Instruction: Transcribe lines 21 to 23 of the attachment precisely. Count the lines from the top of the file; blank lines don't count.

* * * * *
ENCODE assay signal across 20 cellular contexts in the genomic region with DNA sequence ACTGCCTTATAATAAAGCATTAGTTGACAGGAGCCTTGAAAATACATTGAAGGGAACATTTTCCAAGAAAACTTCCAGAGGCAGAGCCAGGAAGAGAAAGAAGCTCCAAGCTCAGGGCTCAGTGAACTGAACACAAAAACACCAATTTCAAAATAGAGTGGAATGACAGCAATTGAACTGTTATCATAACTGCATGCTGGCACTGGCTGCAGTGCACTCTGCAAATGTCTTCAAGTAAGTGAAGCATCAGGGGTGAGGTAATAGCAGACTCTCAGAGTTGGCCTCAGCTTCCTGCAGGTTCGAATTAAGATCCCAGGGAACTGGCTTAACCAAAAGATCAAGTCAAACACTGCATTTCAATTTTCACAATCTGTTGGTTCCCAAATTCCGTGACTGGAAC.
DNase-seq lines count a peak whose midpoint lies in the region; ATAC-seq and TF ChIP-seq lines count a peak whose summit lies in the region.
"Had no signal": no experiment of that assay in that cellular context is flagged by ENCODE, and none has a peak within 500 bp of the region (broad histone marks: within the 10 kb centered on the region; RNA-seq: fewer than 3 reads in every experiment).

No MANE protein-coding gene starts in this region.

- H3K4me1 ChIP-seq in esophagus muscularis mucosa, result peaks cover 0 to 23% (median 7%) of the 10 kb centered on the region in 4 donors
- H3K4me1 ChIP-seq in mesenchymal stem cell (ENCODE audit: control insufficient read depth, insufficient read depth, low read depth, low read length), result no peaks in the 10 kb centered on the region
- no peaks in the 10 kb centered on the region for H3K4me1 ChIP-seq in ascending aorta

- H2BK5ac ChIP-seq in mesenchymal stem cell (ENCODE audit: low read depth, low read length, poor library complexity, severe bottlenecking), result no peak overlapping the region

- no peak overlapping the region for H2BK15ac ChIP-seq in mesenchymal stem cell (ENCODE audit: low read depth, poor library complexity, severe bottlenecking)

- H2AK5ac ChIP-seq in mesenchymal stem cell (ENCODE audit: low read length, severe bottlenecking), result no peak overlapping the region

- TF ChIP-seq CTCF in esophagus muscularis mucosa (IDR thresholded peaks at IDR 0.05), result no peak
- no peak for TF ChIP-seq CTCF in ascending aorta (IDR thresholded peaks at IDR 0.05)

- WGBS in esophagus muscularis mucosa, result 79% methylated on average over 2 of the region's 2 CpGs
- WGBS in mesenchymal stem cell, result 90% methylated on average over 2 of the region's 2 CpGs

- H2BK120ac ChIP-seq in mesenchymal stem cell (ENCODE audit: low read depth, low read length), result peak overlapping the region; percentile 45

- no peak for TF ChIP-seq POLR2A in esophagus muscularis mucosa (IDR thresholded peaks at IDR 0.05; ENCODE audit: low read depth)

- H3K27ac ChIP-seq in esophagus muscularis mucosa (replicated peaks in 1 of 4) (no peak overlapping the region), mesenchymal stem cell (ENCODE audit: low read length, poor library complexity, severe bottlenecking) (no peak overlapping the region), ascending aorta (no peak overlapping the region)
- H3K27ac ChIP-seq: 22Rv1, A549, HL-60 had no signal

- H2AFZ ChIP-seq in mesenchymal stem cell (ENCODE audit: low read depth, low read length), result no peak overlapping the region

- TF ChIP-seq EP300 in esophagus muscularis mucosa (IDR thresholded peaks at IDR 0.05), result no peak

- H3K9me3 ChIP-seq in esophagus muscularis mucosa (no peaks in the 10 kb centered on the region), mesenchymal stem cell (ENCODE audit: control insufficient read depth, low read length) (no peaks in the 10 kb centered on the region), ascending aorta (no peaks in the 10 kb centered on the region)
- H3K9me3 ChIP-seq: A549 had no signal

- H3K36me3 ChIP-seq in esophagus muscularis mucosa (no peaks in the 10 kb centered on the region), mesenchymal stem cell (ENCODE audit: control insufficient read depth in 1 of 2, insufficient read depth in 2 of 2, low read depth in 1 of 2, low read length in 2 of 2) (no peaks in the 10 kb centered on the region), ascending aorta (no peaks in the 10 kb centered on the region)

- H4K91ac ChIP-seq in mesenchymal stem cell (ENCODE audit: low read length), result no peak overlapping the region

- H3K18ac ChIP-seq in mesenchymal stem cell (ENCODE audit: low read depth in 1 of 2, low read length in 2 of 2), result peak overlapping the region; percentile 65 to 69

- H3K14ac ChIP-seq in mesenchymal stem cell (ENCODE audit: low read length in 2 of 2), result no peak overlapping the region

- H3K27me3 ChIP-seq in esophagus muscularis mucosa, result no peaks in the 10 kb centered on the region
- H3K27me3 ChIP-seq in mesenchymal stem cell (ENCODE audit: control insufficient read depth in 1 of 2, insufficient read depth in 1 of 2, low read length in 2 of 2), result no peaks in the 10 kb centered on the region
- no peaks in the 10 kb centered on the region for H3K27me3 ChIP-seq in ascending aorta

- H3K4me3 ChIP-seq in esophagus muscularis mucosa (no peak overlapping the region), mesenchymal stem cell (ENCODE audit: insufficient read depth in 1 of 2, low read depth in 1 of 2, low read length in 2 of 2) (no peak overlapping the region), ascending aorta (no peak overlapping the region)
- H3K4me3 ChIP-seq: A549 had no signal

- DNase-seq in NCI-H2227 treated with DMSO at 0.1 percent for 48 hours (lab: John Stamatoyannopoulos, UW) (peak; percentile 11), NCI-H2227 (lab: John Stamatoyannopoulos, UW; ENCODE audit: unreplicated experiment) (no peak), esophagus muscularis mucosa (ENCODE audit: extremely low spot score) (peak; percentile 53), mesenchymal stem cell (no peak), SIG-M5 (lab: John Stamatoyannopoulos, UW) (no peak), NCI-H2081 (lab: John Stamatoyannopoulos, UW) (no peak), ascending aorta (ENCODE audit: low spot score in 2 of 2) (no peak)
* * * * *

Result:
- H3K9me3 ChIP-seq in esophagus muscularis mucosa (no peaks in the 10 kb centered on the region), mesenchymal stem cell (ENCODE audit: control insufficient read depth, low read length) (no peaks in the 10 kb centered on the region), ascending aorta (no peaks in the 10 kb centered on the region)
- H3K9me3 ChIP-seq: A549 had no signal

- H3K36me3 ChIP-seq in esophagus muscularis mucosa (no peaks in the 10 kb centered on the region), mesenchymal stem cell (ENCODE audit: control insufficient read depth in 1 of 2, insufficient read depth in 2 of 2, low read depth in 1 of 2, low read length in 2 of 2) (no peaks in the 10 kb centered on the region), ascending aorta (no peaks in the 10 kb centered on the region)